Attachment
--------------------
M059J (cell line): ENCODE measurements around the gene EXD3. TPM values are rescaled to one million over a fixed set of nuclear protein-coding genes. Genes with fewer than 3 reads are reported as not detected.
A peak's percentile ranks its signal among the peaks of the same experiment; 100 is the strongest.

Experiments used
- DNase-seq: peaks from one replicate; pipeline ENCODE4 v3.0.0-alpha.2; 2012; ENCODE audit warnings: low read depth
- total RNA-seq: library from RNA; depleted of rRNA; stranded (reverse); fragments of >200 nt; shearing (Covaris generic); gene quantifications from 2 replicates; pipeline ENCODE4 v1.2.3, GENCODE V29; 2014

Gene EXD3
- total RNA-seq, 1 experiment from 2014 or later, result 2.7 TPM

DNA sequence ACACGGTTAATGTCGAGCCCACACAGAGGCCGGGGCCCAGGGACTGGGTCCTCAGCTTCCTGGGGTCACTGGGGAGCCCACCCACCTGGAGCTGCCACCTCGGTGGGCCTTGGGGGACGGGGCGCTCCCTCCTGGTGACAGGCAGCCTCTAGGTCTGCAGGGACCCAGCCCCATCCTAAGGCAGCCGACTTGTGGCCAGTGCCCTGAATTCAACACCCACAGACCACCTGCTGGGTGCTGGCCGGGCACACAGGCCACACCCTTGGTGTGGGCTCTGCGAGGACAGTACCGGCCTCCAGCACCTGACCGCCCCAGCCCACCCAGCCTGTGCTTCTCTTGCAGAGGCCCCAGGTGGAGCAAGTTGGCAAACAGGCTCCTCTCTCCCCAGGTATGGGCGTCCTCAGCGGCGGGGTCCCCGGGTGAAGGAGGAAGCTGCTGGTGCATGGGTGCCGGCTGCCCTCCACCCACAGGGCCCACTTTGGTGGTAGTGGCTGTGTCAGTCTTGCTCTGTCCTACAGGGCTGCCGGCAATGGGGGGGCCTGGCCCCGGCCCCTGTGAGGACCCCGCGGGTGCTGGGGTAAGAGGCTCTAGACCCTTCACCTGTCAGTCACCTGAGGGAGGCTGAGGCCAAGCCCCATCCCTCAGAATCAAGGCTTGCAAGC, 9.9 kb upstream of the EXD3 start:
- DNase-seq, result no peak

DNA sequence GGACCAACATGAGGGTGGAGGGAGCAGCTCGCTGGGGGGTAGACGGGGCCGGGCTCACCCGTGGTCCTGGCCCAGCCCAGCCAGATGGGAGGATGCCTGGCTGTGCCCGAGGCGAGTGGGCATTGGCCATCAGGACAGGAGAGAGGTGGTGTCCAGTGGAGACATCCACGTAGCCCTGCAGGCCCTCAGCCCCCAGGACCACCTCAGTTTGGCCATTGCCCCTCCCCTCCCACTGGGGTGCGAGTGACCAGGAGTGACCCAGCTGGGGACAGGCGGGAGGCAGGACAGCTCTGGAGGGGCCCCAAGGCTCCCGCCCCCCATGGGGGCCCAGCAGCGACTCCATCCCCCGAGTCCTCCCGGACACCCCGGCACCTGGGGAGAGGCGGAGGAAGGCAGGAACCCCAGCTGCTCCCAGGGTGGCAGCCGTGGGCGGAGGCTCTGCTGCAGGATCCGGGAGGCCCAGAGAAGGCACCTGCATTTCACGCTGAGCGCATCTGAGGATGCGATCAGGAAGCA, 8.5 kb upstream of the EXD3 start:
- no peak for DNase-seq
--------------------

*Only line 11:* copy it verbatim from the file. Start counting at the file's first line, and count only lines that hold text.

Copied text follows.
- no peak for DNase-seq